Several of the men were coughing. Jack Rackham was muttering a prayer and whimpering. He was a good sailor and a fancy dresser, with his love of finery and the calico cloth, but he was not the bravest of men. Vane was swearing under his breath between gasped splutters.
Gibbens started up to his feet, but the click of Teach’s pistol made him sit again, his body bending over in great coughs.
“This is ridiculous, Teach! You’ll damn kill us all quicker than any bloody Navy battle! You enjoy your creation of hell if you wish. I have had enough of it.” Israel Hands. He had been with Teach from the first. From the days several years back when they had jumped ship from the Navy and started a more profitable life of piracy under the command of Benjamin Hornigold.
Hornigold had taken amnesty, was one of Governor Roger’s advisers along with Henry Jennings now. Perhaps they had been right to see sense? Israel Hands had been the only one to remain as Teach’s true friend, no matter what he did. But this was going too far. They were all going to die down here in this dreadful stink of brimstone. Someone had to make a break for it and Teach would shoot any one of his crew without a second thought. But Hands? Would he shoot his friend?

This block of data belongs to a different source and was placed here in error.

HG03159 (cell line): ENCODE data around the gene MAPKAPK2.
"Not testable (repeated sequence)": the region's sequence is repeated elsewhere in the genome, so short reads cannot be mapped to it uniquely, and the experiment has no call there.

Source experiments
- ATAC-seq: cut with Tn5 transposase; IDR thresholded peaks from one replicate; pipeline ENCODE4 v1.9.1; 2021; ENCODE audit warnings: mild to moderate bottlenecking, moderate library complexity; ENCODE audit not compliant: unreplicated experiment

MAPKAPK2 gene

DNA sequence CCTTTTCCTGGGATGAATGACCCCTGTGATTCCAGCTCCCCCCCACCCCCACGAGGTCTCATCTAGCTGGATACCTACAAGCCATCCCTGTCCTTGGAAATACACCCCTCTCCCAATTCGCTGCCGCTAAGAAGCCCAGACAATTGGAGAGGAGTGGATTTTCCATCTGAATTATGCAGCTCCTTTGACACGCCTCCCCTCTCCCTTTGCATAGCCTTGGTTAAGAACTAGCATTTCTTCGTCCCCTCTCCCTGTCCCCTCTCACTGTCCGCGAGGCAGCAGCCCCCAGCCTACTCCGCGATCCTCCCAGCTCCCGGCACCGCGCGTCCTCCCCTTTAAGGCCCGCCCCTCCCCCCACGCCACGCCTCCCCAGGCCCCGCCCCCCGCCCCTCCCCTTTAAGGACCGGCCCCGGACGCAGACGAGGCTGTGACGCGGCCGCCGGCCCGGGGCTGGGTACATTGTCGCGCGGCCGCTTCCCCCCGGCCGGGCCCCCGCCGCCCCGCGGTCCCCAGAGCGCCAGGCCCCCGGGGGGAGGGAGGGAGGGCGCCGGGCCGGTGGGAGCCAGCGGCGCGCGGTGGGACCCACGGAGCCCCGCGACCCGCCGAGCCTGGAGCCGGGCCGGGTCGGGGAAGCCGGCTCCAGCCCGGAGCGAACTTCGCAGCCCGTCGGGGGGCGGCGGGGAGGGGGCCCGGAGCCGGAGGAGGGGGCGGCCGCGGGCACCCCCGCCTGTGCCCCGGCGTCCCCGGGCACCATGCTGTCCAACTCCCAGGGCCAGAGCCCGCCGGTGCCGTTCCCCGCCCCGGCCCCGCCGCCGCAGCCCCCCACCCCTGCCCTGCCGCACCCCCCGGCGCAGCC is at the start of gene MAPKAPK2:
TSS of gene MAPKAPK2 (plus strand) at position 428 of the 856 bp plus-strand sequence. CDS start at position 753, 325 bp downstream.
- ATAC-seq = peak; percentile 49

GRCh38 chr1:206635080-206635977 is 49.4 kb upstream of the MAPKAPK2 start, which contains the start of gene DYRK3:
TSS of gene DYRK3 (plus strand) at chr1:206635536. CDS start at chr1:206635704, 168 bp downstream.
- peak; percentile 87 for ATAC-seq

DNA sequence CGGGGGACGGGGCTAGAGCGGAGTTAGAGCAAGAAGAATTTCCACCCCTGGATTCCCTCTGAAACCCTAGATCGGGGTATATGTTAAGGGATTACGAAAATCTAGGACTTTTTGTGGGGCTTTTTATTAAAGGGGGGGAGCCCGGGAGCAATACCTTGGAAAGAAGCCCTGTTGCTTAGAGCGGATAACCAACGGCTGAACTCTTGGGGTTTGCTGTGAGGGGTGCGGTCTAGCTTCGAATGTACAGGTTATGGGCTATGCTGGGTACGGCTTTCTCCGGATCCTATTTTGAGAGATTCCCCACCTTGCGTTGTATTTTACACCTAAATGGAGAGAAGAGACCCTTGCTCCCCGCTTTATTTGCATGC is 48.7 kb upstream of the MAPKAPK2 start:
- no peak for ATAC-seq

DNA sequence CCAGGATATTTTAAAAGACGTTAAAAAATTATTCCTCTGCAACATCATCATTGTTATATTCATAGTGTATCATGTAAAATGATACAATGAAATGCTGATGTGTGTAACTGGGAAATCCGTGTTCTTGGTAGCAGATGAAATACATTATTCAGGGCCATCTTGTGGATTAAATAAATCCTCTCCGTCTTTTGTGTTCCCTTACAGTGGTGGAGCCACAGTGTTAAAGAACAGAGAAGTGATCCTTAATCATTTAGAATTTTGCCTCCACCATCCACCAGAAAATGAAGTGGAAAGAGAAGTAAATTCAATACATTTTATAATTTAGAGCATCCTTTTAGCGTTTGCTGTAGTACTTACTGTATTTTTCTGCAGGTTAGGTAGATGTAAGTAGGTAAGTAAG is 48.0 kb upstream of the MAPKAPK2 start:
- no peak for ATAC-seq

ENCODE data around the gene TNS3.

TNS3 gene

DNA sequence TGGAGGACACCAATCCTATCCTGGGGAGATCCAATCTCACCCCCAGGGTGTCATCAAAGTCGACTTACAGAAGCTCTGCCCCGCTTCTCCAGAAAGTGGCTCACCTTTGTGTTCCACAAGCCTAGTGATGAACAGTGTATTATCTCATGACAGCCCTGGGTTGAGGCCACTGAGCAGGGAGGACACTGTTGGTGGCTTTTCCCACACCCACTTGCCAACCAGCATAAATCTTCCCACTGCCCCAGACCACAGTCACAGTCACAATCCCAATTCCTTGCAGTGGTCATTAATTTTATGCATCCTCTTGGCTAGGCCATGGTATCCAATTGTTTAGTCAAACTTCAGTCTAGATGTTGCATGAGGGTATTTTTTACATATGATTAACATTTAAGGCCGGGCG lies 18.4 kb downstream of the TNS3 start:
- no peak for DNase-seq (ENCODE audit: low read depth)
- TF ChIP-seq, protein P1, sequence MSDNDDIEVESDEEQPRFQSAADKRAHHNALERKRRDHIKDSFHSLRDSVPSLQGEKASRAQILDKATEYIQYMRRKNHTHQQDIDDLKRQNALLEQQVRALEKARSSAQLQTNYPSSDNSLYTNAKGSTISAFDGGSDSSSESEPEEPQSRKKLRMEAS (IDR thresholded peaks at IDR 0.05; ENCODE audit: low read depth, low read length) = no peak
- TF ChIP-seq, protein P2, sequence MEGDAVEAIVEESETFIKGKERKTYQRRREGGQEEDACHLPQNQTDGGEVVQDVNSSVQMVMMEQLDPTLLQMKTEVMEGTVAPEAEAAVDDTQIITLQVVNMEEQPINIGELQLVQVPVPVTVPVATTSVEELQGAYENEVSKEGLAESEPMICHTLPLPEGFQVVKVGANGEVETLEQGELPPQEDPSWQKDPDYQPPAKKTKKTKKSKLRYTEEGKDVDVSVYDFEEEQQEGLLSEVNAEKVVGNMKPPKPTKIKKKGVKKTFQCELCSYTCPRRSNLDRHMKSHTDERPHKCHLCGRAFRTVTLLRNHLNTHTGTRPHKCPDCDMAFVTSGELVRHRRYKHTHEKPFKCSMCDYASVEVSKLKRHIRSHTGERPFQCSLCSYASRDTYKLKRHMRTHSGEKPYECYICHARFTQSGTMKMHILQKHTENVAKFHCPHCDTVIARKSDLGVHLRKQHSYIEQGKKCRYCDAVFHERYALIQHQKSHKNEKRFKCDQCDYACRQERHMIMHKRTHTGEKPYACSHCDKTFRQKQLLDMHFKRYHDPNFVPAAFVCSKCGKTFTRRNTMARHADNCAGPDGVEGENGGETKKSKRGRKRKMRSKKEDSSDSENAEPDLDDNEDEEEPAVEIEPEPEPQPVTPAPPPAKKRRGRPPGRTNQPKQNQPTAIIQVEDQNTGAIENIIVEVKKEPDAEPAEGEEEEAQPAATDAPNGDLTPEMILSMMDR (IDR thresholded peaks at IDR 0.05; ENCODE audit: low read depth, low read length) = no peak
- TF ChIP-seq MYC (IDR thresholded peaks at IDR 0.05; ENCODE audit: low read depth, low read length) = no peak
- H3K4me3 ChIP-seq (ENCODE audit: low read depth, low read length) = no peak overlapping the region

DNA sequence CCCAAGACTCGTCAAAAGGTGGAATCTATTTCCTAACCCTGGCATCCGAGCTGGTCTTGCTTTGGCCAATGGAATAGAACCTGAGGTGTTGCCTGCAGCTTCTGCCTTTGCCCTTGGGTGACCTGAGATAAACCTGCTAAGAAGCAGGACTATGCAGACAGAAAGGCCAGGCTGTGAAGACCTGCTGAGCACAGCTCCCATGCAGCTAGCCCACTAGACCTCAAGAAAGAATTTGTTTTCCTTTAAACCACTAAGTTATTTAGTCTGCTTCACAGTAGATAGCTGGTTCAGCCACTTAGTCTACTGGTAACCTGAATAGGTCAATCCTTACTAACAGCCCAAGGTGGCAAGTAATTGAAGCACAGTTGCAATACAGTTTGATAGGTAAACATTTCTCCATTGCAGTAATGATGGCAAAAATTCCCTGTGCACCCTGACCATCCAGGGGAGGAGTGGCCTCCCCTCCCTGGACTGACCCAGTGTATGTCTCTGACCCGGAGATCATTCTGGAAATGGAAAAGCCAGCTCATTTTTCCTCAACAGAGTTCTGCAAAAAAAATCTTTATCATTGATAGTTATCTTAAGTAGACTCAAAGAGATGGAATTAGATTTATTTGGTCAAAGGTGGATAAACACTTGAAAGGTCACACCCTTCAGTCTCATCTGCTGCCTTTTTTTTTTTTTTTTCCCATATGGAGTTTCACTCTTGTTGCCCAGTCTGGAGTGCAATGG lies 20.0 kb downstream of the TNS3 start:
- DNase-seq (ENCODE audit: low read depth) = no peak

“Thee leave here, Israel, an’ I mean my word. I’ll shoot thee.”
His eyes running with tears, breath choking in his suffocating lungs, Israel shook his head, “Then shoot me Teach. I don’t particularly care anymore.” He went up the ladder and began pushing the hatch cover aside.
With utter calmness, with no apparent reaction to the stench or smoke, with no qualm of conscience or remorse for the ending of a friendship, Teach levelled his weapon and fired.
The bullet slammed into Isiah’s knee, shattering the kneecap. He shrieked – and every man leapt to his feet and bolted for the hatch, the first ones there scooping Hands up and carrying him out to the fresh, clean air. Jesamiah and Charles Vane among them.
“The man’s insane!” Vane spluttered through gasps for breath, his mouth opening and closing as if he were a fish. “Utterly stark, staring mad! If he thinks I am going to sail with him he has another think coming! Bugger knows what he will dream up next!”
He never even looked at Israel Hands who lay groaning on the deck losing blood and consciousness. Instead, Vane was gesturing wildly for his men to start climbing down into the longboat.
“Are you coming, Rackham? I am leaving. Teach can keep his hell to himself.”
Jack Rackham, Calico Jack, hesitated.
“You are welcome to stay with me,” Jesamiah said as he used his knife to rip a Spanish flag into strips to bind around Isiah’s shattered knee. “I’ll be leaving here soon too. Come with me?” Rackham was a little naïve, perhaps, a little too much in love with the simple life, but a good fellow. Fun.